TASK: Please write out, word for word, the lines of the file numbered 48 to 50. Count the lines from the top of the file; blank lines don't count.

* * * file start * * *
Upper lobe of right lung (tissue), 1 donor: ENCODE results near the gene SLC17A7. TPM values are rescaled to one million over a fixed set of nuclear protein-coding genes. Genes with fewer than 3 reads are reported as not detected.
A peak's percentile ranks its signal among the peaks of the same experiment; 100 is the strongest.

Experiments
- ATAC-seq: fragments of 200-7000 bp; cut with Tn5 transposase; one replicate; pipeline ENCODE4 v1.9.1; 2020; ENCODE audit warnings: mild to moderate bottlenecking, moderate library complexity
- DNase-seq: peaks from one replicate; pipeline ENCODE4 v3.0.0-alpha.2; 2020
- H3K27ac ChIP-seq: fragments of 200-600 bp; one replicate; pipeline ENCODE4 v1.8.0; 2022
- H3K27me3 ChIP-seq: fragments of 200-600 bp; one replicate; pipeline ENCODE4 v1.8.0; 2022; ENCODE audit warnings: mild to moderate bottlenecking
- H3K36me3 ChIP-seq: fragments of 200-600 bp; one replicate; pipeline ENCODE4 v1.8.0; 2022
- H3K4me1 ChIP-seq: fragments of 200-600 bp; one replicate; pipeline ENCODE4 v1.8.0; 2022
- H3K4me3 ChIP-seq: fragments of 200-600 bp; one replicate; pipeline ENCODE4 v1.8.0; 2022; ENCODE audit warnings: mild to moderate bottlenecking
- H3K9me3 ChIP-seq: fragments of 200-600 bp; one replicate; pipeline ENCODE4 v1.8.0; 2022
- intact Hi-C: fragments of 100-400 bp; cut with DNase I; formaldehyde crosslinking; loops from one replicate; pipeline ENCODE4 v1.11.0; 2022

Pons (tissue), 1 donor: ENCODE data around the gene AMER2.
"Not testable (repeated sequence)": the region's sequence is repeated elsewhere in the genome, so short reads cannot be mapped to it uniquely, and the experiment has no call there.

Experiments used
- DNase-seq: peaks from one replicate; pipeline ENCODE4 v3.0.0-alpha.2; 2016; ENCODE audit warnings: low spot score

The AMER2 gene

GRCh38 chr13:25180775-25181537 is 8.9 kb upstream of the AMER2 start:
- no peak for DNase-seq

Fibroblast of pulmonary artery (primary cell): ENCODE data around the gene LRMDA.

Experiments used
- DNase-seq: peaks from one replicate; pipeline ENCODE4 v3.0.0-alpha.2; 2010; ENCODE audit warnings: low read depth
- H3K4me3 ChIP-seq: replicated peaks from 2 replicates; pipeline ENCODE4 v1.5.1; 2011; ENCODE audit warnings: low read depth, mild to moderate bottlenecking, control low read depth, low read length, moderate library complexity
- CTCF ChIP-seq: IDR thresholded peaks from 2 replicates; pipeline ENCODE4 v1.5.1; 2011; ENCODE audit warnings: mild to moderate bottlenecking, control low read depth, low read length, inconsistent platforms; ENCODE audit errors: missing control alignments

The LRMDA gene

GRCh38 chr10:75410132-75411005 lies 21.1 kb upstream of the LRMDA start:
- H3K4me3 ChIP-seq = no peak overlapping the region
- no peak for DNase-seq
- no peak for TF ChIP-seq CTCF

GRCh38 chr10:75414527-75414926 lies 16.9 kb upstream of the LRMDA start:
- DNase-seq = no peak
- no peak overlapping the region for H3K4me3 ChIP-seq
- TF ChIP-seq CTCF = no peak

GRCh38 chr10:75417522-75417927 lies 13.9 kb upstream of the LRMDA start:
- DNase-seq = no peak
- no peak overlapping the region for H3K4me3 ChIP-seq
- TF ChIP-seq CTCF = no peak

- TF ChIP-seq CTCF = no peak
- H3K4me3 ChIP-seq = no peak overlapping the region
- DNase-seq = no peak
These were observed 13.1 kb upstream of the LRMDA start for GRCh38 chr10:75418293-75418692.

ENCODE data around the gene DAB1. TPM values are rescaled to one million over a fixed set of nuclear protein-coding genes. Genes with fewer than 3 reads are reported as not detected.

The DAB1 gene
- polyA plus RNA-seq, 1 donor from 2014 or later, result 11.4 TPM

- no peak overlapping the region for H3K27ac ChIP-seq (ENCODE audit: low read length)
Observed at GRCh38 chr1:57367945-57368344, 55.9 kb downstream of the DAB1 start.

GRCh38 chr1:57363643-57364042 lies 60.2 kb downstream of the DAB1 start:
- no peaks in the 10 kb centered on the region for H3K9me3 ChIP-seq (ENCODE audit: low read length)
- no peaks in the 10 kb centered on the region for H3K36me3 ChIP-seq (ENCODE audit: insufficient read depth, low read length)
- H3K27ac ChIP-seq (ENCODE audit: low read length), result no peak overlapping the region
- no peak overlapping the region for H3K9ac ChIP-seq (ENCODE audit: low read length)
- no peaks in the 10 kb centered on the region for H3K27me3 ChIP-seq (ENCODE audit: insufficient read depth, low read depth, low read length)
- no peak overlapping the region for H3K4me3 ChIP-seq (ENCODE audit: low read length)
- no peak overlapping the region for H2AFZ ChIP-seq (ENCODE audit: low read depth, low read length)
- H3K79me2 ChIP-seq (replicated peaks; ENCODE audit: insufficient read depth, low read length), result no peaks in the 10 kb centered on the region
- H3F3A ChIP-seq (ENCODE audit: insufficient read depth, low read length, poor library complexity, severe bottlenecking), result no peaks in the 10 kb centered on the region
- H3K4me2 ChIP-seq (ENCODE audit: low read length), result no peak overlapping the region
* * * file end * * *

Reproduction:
- no peaks in the 10 kb centered on the region for H3K9me3 ChIP-seq (ENCODE audit: low read length)
- no peaks in the 10 kb centered on the region for H3K36me3 ChIP-seq (ENCODE audit: insufficient read depth, low read length)
- H3K27ac ChIP-seq (ENCODE audit: low read length), result no peak overlapping the region